Amaya has come from nowhere to world’s biggest in three short years. Gaming Intelligence examines the secret to this mysterious company’s astonishing rise.
Nobody is quite sure what to make of Amaya Gaming Group. Even Canadian analysts that have been following the company for years were taken aback by Amaya’s jaw-dropping $4.9bn acquisition of PokerStars and Full Tilt.
The mystery of Amaya is partly due to a lack of transparency and partly to do with a lack of history. The company was founded by chief executive David Baazov in 2004 as a supplier of electronic poker tables (with no dealer).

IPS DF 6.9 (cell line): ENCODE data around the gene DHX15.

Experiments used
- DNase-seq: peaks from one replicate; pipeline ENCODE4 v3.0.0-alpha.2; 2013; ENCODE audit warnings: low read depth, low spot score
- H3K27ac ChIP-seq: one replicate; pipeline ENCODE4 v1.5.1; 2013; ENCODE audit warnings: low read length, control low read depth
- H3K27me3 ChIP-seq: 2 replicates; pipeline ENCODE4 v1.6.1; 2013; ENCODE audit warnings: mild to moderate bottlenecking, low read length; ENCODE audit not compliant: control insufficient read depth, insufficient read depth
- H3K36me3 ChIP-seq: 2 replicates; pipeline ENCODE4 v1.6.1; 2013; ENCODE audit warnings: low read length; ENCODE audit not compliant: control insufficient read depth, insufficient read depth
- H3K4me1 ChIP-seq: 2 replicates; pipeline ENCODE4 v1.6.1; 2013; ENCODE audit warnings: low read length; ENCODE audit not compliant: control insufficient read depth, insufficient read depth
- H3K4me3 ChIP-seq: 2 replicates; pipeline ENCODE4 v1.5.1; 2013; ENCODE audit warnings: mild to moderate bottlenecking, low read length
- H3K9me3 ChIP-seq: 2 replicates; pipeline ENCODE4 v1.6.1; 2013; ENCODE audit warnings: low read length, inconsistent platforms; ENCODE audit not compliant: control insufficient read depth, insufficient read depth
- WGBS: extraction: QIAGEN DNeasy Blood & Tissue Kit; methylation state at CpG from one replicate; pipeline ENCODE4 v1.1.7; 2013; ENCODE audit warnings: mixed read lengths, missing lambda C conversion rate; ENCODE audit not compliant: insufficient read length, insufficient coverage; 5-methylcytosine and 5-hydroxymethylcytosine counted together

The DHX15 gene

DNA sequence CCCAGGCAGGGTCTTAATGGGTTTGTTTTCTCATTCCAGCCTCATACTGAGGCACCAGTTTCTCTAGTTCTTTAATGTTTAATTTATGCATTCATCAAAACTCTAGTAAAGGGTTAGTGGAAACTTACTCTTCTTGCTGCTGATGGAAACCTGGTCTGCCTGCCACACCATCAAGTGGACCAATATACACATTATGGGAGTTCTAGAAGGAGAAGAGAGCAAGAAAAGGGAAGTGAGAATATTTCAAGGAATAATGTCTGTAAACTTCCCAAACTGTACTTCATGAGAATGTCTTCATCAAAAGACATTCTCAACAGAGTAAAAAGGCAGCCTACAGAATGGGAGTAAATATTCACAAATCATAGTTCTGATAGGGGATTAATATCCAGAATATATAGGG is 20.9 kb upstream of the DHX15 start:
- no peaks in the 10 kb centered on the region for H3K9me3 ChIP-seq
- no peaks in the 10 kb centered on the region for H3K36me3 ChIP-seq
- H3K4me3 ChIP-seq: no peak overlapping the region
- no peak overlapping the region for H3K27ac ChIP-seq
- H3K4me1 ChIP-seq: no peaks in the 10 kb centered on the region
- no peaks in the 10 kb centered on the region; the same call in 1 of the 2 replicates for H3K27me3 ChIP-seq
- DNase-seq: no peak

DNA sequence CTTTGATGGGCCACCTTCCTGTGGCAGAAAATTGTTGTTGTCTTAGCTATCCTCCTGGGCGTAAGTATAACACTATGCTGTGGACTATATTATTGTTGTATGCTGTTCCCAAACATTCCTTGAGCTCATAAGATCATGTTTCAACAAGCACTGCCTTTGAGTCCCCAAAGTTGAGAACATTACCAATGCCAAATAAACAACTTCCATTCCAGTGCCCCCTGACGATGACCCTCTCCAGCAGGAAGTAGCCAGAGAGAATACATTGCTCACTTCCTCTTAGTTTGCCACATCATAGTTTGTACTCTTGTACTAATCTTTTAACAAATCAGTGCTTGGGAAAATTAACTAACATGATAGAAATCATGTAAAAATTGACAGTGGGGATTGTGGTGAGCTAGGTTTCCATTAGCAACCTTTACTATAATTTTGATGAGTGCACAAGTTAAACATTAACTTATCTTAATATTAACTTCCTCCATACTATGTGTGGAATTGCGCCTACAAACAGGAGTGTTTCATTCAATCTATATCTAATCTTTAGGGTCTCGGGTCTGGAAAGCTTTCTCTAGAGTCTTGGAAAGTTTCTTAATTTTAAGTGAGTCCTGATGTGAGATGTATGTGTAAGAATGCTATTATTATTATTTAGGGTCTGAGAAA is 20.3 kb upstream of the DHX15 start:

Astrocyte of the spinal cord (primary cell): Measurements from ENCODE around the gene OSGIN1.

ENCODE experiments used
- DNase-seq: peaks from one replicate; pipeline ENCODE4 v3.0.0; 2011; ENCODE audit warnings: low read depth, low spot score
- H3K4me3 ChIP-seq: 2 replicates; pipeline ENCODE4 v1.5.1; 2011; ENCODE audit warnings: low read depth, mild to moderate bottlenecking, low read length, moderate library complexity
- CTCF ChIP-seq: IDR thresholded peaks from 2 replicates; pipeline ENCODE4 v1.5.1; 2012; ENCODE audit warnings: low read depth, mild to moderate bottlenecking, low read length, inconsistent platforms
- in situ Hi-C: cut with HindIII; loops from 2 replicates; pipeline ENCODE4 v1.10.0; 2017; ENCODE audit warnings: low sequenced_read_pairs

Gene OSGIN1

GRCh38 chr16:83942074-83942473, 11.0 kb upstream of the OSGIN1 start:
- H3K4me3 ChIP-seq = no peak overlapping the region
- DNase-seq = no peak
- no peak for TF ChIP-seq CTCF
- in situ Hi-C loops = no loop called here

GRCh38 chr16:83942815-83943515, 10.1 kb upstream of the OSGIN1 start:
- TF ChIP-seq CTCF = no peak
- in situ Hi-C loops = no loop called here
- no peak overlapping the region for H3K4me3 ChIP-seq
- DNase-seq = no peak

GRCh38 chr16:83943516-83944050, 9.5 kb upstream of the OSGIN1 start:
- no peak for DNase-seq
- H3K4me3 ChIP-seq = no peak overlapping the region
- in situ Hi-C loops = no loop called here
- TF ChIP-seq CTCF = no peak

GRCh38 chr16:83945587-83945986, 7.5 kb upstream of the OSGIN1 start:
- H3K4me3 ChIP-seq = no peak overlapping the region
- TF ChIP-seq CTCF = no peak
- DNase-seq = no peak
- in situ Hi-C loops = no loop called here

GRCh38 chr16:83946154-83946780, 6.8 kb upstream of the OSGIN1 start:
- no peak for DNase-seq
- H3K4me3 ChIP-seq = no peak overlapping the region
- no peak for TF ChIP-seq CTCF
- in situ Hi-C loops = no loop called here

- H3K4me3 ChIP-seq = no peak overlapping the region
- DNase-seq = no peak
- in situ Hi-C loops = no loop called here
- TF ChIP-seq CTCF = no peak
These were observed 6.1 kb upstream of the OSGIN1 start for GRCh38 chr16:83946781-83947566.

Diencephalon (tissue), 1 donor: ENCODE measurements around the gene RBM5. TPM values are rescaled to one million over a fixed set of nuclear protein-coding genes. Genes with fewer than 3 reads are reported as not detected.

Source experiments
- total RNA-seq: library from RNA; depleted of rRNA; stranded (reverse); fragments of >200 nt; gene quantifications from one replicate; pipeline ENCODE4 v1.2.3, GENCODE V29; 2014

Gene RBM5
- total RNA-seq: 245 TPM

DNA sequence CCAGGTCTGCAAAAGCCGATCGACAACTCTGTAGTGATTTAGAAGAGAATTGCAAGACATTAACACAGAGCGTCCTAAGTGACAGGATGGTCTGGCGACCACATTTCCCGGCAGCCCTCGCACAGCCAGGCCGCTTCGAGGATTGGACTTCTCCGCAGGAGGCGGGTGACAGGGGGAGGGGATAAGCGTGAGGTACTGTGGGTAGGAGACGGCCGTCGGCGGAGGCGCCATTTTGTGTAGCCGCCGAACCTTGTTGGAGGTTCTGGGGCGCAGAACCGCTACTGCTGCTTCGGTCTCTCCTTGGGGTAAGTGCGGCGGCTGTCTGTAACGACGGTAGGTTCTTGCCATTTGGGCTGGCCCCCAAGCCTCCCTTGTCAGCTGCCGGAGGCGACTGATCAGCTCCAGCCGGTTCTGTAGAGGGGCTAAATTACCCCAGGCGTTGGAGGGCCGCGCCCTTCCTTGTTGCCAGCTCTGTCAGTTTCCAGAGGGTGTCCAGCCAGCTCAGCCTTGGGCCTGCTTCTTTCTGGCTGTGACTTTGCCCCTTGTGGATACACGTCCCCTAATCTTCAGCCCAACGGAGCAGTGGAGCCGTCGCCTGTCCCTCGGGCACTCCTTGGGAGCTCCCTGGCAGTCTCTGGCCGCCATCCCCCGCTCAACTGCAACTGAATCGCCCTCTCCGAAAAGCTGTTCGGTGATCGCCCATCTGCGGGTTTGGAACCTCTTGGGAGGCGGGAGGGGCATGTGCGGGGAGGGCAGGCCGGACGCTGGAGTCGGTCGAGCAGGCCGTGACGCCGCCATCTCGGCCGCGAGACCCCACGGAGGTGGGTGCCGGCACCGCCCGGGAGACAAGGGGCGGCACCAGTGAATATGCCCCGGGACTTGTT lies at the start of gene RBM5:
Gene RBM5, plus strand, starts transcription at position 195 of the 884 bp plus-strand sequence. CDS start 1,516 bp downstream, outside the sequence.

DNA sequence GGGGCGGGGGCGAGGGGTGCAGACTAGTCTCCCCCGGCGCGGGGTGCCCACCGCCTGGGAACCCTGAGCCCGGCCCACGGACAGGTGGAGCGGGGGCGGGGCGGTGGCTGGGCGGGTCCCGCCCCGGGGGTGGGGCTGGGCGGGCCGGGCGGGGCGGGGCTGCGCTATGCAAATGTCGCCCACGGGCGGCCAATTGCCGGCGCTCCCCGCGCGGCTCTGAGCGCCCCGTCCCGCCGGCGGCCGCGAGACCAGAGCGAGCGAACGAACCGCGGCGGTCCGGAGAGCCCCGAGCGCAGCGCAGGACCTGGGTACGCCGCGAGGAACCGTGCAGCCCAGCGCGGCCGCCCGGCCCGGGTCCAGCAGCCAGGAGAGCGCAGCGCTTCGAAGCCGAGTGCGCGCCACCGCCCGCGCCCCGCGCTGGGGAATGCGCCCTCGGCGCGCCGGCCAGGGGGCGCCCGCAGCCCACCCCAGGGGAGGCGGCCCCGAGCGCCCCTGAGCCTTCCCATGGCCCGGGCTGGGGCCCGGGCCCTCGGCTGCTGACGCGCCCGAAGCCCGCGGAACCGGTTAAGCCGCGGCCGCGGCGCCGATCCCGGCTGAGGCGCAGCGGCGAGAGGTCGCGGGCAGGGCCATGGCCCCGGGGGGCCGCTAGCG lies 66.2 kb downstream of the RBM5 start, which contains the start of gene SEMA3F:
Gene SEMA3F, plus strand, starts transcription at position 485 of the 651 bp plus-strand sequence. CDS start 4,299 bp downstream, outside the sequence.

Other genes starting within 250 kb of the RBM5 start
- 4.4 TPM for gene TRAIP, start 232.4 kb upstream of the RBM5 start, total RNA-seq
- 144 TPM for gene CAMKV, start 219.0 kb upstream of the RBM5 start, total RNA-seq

It wasn’t the most successful business ever and the other business, SMS lotteries to emerging markets lotteries, was a slow burner.
“Emerging markets was a big target but governments are slow to adopt and it took a long time to deploy the solutions,” says Canadian analyst Eyal Ofir of Clarus Securities, who has followed Amaya for several years.
By 2011 it had, however, started to make its presence felt with deals in Kenya, Moldova, Armenia and elsewhere. It also had an in-hotel gaming system called Mosino. This was not the sort of foundation from which to rock the gaming world, but Baazov had big ambitions for Amaya.